Overlooking the fact that many chicken stocks have never actually been anywhere near any part of a chicken, what really surprised us was that of the seven brands of liquid stocks we found in shops, only two – both gourmet stocks available at gourmet prices – were genuine liquid from production to shelf.
The other supermarket varieties were reconstituted from powder and/or liquid concentrate. So when you buy some liquid stocks, you’re paying an extra $2.50 per litre for the convenience of pre-added water.
The ones made from powder, ALDI’s Chefs’ Cupboard and Massel, are particularly galling. All that extra packaging of the Tetra Paks and transporting unnecessary water, when you could just as easily add the powder to the water yourself at home.
OK, so it’s not quite up there with water purporting magical mineral properties being shipped from Europe or the Pacific islands. And in these time-poor times, you might consider $2.50 a fair price for saving the few seconds it takes to add your own water. But really, if it’s reconstituted, particularly from powder, shouldn’t this at least be made clear on the label so we can make an informed choice about what we’re really buying?
The CHOICE Shonky for Honey (Oat crisp), I shrunk the groceries
Uncle Toby Oat Crisp Honey cereal
What do Cadbury, Nestlé, Sorbent and Smiths all have in common? These iconic brands have hit old age and started shrinking their products. The trouble is, prices haven’t shrunk accordingly. And disguising the shrinkage with extra packaging is fooling no one: we’ve been inundated with correspondence from consumers who are pretty miffed at the deception.
The competition is tough, but we’re giving the award to Uncle Tobys for its Oat Crisp Honey cereal. We found the old and new packets on the supermarket shelf at the same time, which makes any attempted sleight of hand embarrassingly obvious. The new pack is the same height and width as the old, but not quite as deep, so you get 14% less product. And the honey-coated news for consumers is that they’ve also shrunk the pack price – but while the recommended retail pack price has decreased 6%, the unit price has jumped 10%.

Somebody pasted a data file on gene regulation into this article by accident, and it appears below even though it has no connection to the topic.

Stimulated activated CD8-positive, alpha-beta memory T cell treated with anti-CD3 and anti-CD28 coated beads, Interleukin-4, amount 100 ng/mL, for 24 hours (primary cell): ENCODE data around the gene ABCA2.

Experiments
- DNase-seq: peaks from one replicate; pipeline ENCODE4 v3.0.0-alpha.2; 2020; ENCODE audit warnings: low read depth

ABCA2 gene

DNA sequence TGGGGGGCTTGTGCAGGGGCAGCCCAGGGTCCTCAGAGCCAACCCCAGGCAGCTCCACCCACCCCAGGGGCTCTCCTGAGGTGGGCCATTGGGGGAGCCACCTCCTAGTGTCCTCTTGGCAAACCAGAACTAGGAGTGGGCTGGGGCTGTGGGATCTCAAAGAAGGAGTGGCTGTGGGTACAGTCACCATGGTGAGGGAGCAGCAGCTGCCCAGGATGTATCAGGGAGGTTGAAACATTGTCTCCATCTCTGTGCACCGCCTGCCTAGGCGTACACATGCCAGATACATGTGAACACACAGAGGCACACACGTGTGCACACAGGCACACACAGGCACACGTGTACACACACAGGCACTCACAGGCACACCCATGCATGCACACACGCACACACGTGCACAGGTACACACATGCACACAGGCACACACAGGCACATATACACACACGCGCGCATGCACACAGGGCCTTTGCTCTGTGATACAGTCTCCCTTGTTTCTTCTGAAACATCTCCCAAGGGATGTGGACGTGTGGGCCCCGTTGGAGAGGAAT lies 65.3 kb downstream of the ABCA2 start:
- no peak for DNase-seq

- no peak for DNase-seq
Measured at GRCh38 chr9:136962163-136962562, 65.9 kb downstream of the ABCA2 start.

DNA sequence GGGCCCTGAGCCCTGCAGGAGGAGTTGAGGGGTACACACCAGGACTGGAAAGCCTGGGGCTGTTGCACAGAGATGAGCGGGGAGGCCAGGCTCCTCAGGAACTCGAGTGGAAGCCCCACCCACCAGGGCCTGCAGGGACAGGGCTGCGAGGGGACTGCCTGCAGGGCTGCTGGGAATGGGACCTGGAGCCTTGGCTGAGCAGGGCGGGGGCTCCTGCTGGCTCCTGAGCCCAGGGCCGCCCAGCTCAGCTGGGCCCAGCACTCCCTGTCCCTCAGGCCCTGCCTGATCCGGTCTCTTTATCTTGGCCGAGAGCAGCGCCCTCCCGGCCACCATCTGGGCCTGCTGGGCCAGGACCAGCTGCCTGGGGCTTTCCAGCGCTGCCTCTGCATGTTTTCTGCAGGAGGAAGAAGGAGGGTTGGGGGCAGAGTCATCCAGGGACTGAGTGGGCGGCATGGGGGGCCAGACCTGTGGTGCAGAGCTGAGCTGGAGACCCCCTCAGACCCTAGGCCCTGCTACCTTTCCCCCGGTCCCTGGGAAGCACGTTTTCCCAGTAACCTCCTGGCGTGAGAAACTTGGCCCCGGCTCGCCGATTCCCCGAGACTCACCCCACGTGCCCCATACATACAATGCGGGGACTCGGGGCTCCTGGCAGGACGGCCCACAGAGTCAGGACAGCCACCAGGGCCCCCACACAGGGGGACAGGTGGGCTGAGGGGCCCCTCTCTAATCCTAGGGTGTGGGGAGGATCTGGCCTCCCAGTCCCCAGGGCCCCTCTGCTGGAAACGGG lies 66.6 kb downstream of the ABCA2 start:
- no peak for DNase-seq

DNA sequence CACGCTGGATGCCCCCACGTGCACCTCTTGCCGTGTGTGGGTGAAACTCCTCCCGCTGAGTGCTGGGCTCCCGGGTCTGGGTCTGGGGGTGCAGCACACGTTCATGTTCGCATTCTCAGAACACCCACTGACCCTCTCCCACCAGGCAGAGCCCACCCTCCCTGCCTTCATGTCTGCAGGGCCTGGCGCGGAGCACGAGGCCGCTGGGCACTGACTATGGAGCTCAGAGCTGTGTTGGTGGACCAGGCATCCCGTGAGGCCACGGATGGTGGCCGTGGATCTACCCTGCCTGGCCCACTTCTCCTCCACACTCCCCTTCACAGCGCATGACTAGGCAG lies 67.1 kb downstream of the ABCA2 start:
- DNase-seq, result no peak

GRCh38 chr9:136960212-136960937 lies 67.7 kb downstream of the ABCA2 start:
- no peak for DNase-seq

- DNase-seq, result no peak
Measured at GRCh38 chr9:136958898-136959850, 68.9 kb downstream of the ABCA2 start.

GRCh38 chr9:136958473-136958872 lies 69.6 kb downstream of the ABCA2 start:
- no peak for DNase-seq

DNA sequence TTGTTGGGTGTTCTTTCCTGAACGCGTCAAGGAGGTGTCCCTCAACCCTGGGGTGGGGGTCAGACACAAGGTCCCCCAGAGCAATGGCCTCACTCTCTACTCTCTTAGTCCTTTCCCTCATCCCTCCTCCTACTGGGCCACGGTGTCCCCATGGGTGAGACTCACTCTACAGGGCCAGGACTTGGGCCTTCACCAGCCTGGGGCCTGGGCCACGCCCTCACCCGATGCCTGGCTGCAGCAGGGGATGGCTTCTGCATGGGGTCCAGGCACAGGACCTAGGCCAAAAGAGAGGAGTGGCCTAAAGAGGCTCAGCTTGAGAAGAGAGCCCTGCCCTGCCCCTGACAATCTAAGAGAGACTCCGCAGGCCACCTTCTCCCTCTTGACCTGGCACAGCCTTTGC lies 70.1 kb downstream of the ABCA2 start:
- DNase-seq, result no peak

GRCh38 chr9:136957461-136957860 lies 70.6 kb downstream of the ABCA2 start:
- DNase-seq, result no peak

The company freely details the changes in pack size, recommended retail and unit price on its website, also explaining why the price increase was necessary (“increased costs of ingredients”, apparently). We reckon consumers are prepared to wear price increases over time, but why the sudden decrease in pack size, if not to confuse? According to the website, it’s to “ensure our products remain affordable”. Yet the serving size hasn’t changed, so you’d have to buy it more often – 17 boxes a year more often, for a family of four. Shonky logic indeed.
Thankfully, you won’t need to take your magnifying glass to the supermarket just yet – the spate of shrinkages seems to have slowed down in the past 12 months. And just in time, it seems, because unit pricing on supermarket shelves will make changing sizes and price confusion far more transparent. Coincidence? We think not.